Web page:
UNHCR chief says 2009 “worst” year for voluntary repatriation in two decades
Some 43.3 million people were forcibly displaced worldwide at the end of 2009, the highest number of people uprooted by conflict and persecution since the mid-1990s, according to UNHCR’s annual 2009 Global Trends report, released today. At the same time, the number of refugees voluntarily returning to their home countries has fallen to its lowest level in twenty years.
The report indicates that overall refugee numbers remained relatively stable at 15.2 million, two thirds of whom come under UNHCR’s mandate while the other third fall under the responsibility of the UN Relief and Works Agency for Palestine Refugees. Because of the growing resilience of conflict, more than half of the refugees under UNHCR’s care are in protracted situations.
“Major conflicts such as those in Afghanistan, Somalia and the Democratic Republic of Congo show no signs of being resolved,” said UN High Commissioner for Refugees António Guterres. “Conflicts that had appeared to be ending or were on the way to being resolved, such as in southern Sudan or in Iraq, are stagnating. As a result last year was not a good year for voluntary repatriation. In fact, it was the worst in twenty years.”
UNHCR’s report shows that only 251,000 refugees went home in 2009, the lowest since 1990. This compares to a norm over the past decade of around a million people repatriating each year. “Already a majority of the world’s refugees have been living as refugees for five years or more. Inevitably, that proportion will grow – if fewer refugees are able to go home,” Guterres added, referring to the over 5.5 million refugees under UNHCR’s mandate in a protracted situation.
The number of people uprooted by conflict within their own country grew by four percent, to 27.1 million at the end of 2009. Persistent conflict in the Democratic Republic of Congo, Pakistan and Somalia mainly accounted for the increase in the overall figure.
The new report also notes that more and more refugees are living in cities, primarily in the developing world, contrary to the notion that refugees are inundating industrialized nations. The number of new individual asylum claims worldwide grew to nearly one million, with South Africa receiving more than 222,000 new claims last year, making it the single largest asylum destination in the world.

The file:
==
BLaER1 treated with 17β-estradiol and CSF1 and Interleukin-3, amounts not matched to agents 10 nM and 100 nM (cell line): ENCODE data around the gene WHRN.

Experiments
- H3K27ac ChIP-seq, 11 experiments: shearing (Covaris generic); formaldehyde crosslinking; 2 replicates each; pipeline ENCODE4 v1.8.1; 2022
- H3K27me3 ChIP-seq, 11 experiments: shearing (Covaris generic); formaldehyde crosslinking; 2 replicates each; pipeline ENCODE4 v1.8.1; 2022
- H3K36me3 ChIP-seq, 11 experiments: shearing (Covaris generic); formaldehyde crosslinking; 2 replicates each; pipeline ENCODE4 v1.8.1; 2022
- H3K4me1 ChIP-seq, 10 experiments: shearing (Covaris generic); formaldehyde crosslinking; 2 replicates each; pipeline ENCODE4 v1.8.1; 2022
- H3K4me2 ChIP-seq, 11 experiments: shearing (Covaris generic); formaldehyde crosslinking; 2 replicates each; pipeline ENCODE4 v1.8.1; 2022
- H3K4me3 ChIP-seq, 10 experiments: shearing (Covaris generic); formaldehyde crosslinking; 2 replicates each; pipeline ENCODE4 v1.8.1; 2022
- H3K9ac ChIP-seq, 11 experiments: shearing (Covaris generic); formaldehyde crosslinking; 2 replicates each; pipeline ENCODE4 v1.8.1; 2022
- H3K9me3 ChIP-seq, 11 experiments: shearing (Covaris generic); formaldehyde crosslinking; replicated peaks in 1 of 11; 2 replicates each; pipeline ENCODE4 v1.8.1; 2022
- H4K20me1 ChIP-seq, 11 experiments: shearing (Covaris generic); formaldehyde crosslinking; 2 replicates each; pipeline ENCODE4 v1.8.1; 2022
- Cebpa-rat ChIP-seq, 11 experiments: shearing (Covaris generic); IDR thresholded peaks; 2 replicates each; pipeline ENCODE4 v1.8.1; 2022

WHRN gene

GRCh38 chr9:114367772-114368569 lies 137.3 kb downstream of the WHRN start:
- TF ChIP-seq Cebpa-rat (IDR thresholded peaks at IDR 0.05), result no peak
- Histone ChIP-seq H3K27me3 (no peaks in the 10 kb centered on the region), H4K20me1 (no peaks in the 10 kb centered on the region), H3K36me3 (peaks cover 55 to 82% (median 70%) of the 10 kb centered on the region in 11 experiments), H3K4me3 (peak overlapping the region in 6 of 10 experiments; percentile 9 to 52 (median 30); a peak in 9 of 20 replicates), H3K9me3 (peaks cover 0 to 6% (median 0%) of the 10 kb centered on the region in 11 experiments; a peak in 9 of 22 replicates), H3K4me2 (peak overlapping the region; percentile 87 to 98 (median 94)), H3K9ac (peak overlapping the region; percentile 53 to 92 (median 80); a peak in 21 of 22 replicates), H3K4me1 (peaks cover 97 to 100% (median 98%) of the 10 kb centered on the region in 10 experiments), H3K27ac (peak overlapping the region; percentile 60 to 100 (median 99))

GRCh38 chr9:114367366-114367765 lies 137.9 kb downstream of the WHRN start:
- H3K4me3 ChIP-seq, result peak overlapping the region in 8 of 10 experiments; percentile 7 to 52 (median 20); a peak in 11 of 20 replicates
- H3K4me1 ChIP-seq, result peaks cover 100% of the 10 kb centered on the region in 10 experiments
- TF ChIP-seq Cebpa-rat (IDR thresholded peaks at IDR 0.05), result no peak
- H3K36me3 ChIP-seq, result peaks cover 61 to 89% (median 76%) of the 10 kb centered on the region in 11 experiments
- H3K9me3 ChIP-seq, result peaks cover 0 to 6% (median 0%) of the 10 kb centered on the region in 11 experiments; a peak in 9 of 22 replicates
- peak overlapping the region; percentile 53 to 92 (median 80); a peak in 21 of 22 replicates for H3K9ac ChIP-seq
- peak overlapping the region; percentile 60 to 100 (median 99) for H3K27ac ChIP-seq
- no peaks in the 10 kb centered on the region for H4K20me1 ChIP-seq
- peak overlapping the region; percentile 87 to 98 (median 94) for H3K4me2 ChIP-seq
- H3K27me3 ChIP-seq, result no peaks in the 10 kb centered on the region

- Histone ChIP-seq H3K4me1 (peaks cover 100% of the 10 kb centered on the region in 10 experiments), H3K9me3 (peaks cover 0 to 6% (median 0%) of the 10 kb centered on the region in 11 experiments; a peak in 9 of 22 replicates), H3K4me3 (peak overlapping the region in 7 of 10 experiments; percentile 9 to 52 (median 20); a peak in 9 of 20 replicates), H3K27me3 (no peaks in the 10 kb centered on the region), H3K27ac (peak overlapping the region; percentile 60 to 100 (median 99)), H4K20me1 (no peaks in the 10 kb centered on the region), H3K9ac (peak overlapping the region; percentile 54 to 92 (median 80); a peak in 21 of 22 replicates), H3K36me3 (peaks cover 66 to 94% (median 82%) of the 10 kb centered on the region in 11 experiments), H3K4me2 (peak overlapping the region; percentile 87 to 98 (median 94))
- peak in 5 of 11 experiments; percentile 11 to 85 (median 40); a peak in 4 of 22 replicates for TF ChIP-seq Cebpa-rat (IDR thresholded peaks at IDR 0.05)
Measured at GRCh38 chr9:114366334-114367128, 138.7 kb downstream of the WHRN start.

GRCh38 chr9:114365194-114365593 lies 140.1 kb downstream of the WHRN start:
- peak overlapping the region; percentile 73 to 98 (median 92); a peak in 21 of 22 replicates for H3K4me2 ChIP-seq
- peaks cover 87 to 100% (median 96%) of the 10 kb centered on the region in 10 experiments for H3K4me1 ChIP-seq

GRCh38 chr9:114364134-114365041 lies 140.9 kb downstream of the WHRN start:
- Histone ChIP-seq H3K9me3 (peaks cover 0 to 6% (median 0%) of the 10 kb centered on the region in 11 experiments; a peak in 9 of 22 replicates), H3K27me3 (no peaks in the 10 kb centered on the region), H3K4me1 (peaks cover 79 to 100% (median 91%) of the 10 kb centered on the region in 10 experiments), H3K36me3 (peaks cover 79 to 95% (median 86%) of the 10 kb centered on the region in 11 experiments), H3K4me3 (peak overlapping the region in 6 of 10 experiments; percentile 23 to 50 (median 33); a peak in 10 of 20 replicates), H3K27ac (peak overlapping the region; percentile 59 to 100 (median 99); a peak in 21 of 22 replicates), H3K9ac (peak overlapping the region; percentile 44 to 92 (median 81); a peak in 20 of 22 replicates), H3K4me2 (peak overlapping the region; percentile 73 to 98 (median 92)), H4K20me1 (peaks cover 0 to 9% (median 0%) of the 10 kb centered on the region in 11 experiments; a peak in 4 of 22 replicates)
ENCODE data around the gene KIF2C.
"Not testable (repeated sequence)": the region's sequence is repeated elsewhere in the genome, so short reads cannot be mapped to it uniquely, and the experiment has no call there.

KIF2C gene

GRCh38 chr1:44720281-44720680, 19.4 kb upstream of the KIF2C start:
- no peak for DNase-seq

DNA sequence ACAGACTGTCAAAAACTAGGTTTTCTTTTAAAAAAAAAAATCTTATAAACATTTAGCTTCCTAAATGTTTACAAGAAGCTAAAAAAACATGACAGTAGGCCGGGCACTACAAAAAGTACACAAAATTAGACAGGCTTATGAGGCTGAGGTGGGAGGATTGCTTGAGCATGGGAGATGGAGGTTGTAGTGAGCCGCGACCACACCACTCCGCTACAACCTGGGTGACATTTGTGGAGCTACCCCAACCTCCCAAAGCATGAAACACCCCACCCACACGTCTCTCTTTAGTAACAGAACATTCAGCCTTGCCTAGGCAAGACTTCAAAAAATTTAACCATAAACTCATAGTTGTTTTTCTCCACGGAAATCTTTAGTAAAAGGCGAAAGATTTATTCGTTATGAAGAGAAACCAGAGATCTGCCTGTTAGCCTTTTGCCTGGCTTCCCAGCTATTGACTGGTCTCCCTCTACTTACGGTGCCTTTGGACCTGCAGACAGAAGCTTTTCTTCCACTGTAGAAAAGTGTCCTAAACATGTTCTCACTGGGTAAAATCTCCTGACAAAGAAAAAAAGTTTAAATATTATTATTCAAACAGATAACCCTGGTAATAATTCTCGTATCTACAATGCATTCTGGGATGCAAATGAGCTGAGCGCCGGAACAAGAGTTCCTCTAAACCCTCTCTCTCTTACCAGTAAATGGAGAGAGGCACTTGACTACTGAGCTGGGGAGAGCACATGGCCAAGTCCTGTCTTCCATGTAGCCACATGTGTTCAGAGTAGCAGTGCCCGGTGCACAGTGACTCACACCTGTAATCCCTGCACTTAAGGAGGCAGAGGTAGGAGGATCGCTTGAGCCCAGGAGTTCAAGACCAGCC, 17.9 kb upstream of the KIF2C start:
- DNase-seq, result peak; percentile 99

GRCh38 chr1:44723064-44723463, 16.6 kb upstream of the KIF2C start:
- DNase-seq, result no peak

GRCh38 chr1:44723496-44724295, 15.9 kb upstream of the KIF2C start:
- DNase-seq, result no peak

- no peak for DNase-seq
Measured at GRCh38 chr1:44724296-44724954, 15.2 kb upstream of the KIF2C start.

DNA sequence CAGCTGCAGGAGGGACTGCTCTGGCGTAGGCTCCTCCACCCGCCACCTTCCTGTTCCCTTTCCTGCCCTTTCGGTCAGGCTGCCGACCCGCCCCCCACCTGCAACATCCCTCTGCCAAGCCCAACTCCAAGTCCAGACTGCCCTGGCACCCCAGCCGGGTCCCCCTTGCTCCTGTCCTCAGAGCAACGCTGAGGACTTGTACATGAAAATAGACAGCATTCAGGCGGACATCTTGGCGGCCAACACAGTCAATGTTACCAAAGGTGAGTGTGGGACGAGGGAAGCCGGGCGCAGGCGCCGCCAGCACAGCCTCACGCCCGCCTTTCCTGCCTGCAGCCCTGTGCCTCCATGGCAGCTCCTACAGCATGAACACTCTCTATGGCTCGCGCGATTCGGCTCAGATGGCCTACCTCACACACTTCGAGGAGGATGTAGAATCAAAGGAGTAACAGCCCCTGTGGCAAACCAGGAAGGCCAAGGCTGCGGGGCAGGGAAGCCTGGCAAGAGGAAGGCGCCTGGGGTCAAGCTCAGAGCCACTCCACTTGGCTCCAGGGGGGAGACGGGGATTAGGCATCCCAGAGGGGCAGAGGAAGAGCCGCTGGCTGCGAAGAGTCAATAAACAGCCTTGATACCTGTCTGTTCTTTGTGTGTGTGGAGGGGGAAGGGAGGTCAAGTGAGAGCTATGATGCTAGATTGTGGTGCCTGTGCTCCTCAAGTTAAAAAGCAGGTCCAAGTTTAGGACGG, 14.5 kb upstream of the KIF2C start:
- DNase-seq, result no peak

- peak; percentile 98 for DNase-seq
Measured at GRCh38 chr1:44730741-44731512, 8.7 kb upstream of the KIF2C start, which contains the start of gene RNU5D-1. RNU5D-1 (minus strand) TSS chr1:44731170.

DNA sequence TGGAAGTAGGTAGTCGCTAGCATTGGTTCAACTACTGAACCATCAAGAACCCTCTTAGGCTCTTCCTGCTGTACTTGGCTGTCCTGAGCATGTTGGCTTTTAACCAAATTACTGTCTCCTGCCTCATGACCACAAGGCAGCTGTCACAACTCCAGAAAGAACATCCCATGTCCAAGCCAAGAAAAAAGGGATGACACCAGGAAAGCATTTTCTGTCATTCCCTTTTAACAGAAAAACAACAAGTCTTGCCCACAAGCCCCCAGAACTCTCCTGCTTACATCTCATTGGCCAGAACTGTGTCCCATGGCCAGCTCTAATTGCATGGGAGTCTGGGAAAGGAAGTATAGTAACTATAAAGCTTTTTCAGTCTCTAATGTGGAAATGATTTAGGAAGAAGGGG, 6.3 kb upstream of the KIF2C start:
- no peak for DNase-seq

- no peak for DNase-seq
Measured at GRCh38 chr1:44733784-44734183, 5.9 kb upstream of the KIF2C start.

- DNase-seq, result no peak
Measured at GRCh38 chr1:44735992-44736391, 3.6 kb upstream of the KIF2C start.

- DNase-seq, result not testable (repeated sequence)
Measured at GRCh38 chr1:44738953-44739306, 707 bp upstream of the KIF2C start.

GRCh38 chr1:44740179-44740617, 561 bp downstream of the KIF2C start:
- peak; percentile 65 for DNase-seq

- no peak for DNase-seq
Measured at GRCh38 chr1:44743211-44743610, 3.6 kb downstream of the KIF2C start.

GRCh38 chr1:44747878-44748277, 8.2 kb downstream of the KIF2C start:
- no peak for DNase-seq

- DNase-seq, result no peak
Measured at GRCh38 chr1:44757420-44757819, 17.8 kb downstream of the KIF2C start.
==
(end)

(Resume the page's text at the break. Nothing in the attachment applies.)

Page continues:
The annual 2009 Global Trends report, which reviews statistical trends and patterns of conflict-related displacements, also covers stateless persons. The number of people known to be stateless at the end of 2009 was 6.6 million though unofficial estimates range as high as 12 million. UNHCR protects, assists, and seeks solutions for refugees. The persistence of conflict makes voluntary return to countries of origin, the solution preferred by host countries and refugees alike, more difficult.
With resettlement – through which refugees hosted in one asylum state, usually in the developing world, are permanently relocated to another state, usually in the developed world – UNHCR submitted a record 128,000 individuals for resettlement in third countries, the highest level in 16 years.
At the end of 2009, 112,400 refugees were admitted for resettlement by 19 countries, including the United States of America (79,900), Canada (12,500), Australia (11,100), Germany (2,100), Sweden (1,900), and Norway (1,400).
The main refugee groups resettled in 2009 were from Myanmar (24,800), Iraq (23,000), Bhutan (17,500), Somalia (5,500), Eritrea (2,500), and the Democratic Republic of the Congo (2,500).
Over the last decade, at least 1.3 million refugees have been naturalized - more than half of them in the United States.